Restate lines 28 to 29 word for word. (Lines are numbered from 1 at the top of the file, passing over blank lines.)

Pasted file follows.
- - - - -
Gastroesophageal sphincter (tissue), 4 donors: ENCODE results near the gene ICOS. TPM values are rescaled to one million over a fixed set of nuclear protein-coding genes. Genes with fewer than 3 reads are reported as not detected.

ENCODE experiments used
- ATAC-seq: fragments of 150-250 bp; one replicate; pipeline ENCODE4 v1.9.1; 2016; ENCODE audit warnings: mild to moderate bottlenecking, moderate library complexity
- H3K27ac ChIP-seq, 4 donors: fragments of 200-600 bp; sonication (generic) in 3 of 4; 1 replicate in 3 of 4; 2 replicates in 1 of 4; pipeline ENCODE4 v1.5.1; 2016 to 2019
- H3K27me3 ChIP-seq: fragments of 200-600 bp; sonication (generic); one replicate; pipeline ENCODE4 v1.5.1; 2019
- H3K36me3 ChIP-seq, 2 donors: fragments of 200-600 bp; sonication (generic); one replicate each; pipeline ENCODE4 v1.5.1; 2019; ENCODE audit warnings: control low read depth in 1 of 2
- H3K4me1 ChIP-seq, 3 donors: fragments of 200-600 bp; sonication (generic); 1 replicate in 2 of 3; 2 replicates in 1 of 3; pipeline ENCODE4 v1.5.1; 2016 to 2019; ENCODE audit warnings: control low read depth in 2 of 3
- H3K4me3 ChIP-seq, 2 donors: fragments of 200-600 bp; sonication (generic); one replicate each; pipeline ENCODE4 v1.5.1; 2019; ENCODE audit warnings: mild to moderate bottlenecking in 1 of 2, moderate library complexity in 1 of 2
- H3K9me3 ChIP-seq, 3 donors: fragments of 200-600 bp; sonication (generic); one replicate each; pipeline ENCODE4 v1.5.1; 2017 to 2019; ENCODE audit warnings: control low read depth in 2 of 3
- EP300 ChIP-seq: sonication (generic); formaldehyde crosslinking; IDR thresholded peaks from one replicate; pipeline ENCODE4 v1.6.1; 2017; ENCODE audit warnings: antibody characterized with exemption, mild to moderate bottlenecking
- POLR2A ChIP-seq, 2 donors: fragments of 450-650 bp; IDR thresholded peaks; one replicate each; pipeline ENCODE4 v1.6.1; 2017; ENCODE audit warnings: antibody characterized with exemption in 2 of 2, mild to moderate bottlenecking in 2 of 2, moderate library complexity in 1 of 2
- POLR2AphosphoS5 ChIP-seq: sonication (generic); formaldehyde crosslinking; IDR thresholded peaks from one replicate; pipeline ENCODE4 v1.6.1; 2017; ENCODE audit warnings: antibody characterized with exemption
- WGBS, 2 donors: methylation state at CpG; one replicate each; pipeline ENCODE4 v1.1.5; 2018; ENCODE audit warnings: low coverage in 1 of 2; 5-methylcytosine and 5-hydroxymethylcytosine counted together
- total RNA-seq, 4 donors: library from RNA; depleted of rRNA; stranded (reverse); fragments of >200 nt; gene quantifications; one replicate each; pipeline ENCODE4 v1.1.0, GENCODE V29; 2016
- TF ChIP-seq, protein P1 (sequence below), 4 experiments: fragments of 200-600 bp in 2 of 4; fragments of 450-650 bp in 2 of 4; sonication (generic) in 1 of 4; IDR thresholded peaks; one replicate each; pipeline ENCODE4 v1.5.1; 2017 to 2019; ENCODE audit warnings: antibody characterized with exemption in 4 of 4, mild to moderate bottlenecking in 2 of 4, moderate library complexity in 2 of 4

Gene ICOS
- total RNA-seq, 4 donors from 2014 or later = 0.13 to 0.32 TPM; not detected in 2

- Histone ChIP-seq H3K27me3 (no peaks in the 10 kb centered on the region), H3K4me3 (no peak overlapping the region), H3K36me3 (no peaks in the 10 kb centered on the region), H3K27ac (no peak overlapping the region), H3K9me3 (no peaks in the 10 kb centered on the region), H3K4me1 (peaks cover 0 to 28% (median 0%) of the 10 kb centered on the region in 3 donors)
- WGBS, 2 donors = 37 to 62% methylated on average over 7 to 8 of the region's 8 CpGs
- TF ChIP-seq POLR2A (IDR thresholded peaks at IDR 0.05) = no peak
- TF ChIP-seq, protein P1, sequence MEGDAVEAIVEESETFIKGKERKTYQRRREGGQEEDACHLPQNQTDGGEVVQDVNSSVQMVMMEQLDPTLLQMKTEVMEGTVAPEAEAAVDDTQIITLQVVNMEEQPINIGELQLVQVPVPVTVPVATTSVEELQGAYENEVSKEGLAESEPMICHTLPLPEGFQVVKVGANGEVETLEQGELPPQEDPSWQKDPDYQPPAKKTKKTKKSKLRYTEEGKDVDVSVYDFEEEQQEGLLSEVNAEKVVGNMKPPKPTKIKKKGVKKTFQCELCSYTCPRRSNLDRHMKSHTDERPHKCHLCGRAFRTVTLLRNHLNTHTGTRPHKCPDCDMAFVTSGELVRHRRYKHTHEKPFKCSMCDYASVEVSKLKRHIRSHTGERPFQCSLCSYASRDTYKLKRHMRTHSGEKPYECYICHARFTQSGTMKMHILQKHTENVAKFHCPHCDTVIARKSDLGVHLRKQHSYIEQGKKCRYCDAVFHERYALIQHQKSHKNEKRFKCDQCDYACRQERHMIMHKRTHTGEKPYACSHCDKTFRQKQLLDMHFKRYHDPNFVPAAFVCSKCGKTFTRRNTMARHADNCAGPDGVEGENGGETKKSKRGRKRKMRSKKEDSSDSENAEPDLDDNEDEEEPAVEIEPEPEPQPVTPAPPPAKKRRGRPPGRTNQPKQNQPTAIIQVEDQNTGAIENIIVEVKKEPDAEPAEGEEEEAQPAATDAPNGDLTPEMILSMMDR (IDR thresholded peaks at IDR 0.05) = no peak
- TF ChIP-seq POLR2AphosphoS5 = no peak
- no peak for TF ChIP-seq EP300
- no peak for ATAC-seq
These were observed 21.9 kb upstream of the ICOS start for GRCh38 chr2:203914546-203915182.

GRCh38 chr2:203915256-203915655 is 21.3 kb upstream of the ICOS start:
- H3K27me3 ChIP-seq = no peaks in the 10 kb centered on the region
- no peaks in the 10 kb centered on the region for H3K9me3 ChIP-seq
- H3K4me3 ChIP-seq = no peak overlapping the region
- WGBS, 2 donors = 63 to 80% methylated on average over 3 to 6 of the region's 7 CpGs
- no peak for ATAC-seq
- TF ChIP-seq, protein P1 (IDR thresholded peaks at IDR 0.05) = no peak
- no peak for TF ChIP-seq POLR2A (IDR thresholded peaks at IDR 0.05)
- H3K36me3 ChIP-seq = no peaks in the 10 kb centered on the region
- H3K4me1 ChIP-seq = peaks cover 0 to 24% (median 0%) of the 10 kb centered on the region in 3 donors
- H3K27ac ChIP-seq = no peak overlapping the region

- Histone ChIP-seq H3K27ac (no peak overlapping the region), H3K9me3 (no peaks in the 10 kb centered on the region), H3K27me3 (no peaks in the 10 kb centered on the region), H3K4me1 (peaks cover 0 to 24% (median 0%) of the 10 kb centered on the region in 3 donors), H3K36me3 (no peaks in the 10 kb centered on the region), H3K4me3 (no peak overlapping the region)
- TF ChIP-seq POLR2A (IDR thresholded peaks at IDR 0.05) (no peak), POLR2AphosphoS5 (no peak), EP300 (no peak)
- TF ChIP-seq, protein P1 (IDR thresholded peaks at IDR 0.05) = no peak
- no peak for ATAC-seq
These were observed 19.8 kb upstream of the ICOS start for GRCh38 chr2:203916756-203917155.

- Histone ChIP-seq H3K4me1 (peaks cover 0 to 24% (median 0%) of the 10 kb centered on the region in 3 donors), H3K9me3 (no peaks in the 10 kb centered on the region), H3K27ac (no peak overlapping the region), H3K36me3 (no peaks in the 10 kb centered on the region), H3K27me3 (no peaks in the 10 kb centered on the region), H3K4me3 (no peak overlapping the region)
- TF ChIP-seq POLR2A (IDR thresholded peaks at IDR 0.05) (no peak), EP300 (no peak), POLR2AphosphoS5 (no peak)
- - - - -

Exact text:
- no peaks in the 10 kb centered on the region for H3K9me3 ChIP-seq
- H3K4me3 ChIP-seq = no peak overlapping the region